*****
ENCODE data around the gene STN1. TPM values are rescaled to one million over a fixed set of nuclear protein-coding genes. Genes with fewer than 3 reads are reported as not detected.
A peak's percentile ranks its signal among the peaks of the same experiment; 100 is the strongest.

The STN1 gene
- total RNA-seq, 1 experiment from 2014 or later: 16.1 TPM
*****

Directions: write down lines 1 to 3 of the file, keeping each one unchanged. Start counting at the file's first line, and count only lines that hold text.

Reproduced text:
ENCODE data around the gene STN1. TPM values are rescaled to one million over a fixed set of nuclear protein-coding genes. Genes with fewer than 3 reads are reported as not detected.
A peak's percentile ranks its signal among the peaks of the same experiment; 100 is the strongest.

The STN1 gene